When you come to the Appreciation Day, pop across the street to the Pop-Up Shop happening at A Little Beacon Space for some vintage T-shirts and possibly video game playing!

See you there!

The Lady Barber Who Clips In Comfort To Transform - A Lucky Cut Turns No Hair Away

Photo Credits: Lucky Longo

Photo Credits: Lucky Longo

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When Lucky Longo first walked into a barber shop to get her short hair clipped and shaped, she was turned away. Barber shops tend to be run by men for men, and just as salons tend to be a hangout for ladies, the barber shops tend to be a hangout for manly men and dudes. Which usually results in a very gender-divided place on both ends of the spectrum that most people don’t think about, including owners who don’t make a conscious decision to exclude anyone when cultivating the culture inside of their salon or shop.

So, when thinking hair - which is a defining part of most people’s appearance - it’s just taking a moment to step back and look at the vibe of a hair establishment. All those years ago, after being turned away for a cut, Lucky left the barber shop confused. She had short hair. Wasn’t a barber a specialist in cutting short hair?

Getting turned away was the genesis for the seed of an idea to open A Lucky Cut, the quietly cool, “good vibes” barber shop on Main Street near the library. You may have wondered about the shop as you wandered by, but have never walked into because it is very seriously reserved as an appointment only, one-on-one establishment.

Maybe Edgy Hair Cuts And A Barber Concept Intimidate You

Photo Credit: A Lucky Cut

Photo Credit: A Lucky Cut

I’ll admit - I’ve been watching the hair cuts on A Lucky Cut’s Instagram come out. All of them - from the fades on the dudes, to the fade swoops on the little dudes, to the incredible short cuts, the head shaves to super-long layers to all out transformations from long hair to short.

But I was too intimidated to consider going in. Which, it turns out, is completely ironic and the opposite of what A Lucky Cut wants to put out there to the world. This was until Lucky Longo herself reached out to A Little Beacon Blog during June, which is LGBTQ month, to let us know that she is a barber shop who specializes in cutting the hair of transgender and gay people who otherwise are not comfortable going into a traditional salon or barber shop that may feel too girly or too manly to them. A Lucky Cut positioned itself as an in-between place that is very hip and cool and comfortable.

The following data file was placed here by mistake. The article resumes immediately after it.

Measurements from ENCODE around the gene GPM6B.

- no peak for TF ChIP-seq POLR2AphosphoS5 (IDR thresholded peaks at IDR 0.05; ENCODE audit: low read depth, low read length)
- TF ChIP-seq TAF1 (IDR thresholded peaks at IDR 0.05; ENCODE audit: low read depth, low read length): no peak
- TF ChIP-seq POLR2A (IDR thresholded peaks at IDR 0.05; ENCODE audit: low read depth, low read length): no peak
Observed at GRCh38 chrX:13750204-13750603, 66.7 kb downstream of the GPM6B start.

A-HA! I was intrigued - and still a little intimidated because the language and culture for trans life is new to me, so even asking the questions for an interview had to be carefully crafted so as not to offend - or so I thought.

But First… Before ALBB’s Interview, Listen To Kingston Radio’s Interview

Turns out, Kingston Radio also wanted to explore the gender-slanted salon and traditional barber shop experience, and interviewed Lucky on their show for the episode “Queer Hair Roundtable!” It’s a great listen that interviews three hair stylists who cut hair of everyone, where you’ll discover just how young the hair passion starts in a person, and what it may feel like for a gay or transgender person walking into a salon or barber shop, where gender probably wasn’t considered when building the brand, but is ingrained into the experience of that salon or barber shop, leaving some people feeling uncomfortable in the chair.

Meet Lucky Longo, Creator and Owner of A Lucky Cut

We’re going to let Lucky take it from here, in a Q&A style interview. Her voice is pretty real and her spoken word good to read, so you’ll be able to absorb it direct, not sliced and diced in quotes.

Q: You are known for cutting hair of transgender people. Is there a reason for this? Do they feel comfortable and safe with you, as opposed to a “traditional” salon, whatever that means?

LUCKY: Yes. I believe people come to me for comfort and safety. I have a very chill environment, and I try to create a safe space to share feelings. [This is a difference from your] non-traditional barbershop so people aren’t gawking at you during your cut. I am appointment-only, and I feel very sacred with that time. Private sessions make that helpful. During transitions, people are faced with new things like beards and hair loss, and I guide them, teach them, and talk about what to expect.

Some new styles are based around wherever their transition is bringing them. Even young and newly identifying people come to me for that “edgy cut,” something to make them feel good, almost as if they slipped on a new crown. I take my job very seriously for this topic specifically.

Q: “Edgy hair” (aka hair shaved on one side, long on other), what is that style? Where did it come from?

LUCKY: It comes from people being bold and wanting to have an identity. Sometimes it comes from people who have thick hair and they say “fuck it… I want half.” Sorry, I was projecting. I did that. But I had both sides shaved and grew it long. But shaved side is definitely edgy and fun and you can do stuff with it.